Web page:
Friend Or Foe: When P&G (And Other Partners) Push Direct Selling

Written by Evan Schuman
March 10th, 2010

The growing movement of major league consumer goods manufacturers selling directly from their Web sites is hardly unexpected. But the lack of a defensive reaction from retail IT is. For more than a decade, a mountain of extranet projects has allowed data to flow freely from manufacturer to retailer, with real-time data about pricing, inventory and millions of marketing insights. Is it time to radically reevaluate what is being shared?

The direct-sell CG announcements are all couched in politically sensitive phrasing, with promises that it’s just a short-term test to better understand mutual customers and that some of the data will be shared with retailers. Some even argue that these direct-to-consumer moves will help retailers make more money by allowing the manufacturer to better target its products. (That argument is not necessarily impressive, but making it with a straight face is.)

Procter & Gamble, the $80 billion leader of the consumer goods space, is the quintessential example. Back in January, P&G announced the eStore, which would “exclusively feature P&G products to consumers in the U.S. The eStore is planned to launch this spring, following a pilot of the site with 5,000 consumers that will begin in the coming weeks.”

In a look at the issue, BusinessWeek recently listed quite a few consumer goods manufacturers that are testing direct-to-consumer efforts, including Levi Strauss, Mattel and Columbia Sportswear.

The question is not whether CG players will make a major move to capture consumer dollars directly. The question is, “What should retailers do about it?”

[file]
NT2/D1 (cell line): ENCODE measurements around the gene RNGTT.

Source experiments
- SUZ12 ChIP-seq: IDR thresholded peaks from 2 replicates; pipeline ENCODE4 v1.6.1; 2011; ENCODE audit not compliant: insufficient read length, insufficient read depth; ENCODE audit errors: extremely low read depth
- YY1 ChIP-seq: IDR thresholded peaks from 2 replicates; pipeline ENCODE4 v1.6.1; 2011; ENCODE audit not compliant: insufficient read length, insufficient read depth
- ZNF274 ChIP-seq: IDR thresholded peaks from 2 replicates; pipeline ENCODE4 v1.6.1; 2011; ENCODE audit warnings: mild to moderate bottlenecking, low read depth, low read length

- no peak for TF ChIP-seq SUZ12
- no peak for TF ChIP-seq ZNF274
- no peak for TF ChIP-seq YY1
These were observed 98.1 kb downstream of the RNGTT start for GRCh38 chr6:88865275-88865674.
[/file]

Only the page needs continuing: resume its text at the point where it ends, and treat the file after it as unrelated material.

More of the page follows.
There’s the “do nothing different” approach, which assumes that direct-to-consumer sales will not be significant and that the best use of resources is to do everything to help the chain sell more of that product. Not only is it a short-term profit and revenue boost, but the more money that, for example, P&G makes from Wal-Mart, Costco and Target sales, the less incentivized P&G would be to pour resources into a different channel.

Then there’s the other extreme reaction, based on the assumption that the presumably higher margins that a manufacturer makes by selling directly will outweigh everything else. The real issue here is one of brick-and-mortar versus online. The physical stores from the major chains have next to nothing to worry about from a manufacturer’s direct site. (Those bricks already have a lot to worry about overall, as online and mobile chip away an overwhelming percent of their revenue.)

But the CG E-Commerce trials are a big concern for the online arms of those chains. Discounting becomes a lot more complex when the manufacturer is hustling, too.

Both schools of thought still have to deal with the information-sharing dilemma. The extranet arrangements certainly help to boost sales and especially profits. And yet, in the hands of a rival that may try and steal back those sales, it could be an amazing weapon.


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